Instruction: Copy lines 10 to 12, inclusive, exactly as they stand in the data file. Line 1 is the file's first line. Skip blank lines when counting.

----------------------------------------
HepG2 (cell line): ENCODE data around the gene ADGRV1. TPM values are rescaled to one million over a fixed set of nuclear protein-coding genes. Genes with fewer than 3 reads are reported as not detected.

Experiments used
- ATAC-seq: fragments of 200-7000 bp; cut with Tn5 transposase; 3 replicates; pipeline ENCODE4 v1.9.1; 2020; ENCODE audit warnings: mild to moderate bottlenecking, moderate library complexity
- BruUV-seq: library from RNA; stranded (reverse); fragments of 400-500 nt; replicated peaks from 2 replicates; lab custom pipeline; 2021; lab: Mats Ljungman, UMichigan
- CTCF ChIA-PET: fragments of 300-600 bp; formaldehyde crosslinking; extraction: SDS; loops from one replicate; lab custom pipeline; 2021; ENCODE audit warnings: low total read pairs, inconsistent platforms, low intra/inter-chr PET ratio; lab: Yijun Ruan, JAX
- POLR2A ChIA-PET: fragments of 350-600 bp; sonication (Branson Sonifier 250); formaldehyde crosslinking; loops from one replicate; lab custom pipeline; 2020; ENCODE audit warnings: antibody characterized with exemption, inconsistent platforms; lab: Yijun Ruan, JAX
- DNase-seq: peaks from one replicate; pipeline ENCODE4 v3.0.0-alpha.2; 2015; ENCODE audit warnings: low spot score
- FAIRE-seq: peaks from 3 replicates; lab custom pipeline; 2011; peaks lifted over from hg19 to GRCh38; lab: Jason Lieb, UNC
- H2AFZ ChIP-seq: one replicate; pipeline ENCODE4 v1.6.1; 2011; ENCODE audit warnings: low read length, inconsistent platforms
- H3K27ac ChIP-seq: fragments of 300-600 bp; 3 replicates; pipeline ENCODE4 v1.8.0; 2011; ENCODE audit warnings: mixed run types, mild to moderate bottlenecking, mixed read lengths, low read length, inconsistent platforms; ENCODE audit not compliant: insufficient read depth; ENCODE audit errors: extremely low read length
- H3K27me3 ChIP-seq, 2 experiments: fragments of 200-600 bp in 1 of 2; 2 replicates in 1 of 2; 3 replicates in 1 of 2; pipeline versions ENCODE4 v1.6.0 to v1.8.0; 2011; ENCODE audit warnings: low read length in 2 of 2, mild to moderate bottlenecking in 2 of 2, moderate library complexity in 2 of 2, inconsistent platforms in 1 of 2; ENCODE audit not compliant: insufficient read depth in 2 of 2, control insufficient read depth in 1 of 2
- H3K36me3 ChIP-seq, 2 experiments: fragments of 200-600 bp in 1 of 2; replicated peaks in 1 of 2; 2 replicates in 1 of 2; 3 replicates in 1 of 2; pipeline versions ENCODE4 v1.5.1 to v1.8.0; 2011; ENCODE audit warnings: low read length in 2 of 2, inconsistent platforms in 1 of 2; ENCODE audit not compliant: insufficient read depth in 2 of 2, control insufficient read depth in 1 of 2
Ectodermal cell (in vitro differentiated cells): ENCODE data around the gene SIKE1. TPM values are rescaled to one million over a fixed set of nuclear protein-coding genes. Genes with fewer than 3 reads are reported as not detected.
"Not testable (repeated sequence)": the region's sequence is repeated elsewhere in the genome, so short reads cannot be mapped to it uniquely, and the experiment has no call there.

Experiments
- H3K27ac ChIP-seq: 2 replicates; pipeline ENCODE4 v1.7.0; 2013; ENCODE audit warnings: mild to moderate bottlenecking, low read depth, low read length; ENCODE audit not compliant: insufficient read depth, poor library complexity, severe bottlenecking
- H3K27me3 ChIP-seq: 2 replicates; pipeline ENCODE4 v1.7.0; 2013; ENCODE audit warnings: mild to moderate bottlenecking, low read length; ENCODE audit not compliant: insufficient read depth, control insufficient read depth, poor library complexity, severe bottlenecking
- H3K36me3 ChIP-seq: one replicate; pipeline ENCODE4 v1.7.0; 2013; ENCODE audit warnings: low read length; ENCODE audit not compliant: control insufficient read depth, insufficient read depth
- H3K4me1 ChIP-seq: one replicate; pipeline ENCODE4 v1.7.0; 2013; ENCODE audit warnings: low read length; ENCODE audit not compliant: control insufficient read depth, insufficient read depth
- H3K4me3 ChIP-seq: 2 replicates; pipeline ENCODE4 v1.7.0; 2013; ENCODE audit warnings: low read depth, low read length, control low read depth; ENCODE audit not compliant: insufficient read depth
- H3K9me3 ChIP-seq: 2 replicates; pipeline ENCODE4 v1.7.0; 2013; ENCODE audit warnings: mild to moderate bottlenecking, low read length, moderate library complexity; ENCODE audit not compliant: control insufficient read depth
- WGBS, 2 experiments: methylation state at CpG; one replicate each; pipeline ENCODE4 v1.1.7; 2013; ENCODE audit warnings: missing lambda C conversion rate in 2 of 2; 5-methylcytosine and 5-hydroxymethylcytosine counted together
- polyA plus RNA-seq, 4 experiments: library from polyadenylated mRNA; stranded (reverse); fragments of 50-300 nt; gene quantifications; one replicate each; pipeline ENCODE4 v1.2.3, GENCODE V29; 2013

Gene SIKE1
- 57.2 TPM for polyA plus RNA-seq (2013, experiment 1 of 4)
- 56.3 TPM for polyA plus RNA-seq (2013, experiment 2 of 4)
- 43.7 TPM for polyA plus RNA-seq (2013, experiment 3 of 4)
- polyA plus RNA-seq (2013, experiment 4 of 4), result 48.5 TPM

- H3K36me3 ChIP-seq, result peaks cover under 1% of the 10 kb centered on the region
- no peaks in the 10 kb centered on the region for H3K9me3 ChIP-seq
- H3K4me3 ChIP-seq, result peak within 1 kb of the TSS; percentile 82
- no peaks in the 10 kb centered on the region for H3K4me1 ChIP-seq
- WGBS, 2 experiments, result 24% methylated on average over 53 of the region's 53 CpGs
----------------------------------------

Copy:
- H3K27ac ChIP-seq: fragments of 300-600 bp; 3 replicates; pipeline ENCODE4 v1.8.0; 2011; ENCODE audit warnings: mixed run types, mild to moderate bottlenecking, mixed read lengths, low read length, inconsistent platforms; ENCODE audit not compliant: insufficient read depth; ENCODE audit errors: extremely low read length
- H3K27me3 ChIP-seq, 2 experiments: fragments of 200-600 bp in 1 of 2; 2 replicates in 1 of 2; 3 replicates in 1 of 2; pipeline versions ENCODE4 v1.6.0 to v1.8.0; 2011; ENCODE audit warnings: low read length in 2 of 2, mild to moderate bottlenecking in 2 of 2, moderate library complexity in 2 of 2, inconsistent platforms in 1 of 2; ENCODE audit not compliant: insufficient read depth in 2 of 2, control insufficient read depth in 1 of 2
- H3K36me3 ChIP-seq, 2 experiments: fragments of 200-600 bp in 1 of 2; replicated peaks in 1 of 2; 2 replicates in 1 of 2; 3 replicates in 1 of 2; pipeline versions ENCODE4 v1.5.1 to v1.8.0; 2011; ENCODE audit warnings: low read length in 2 of 2, inconsistent platforms in 1 of 2; ENCODE audit not compliant: insufficient read depth in 2 of 2, control insufficient read depth in 1 of 2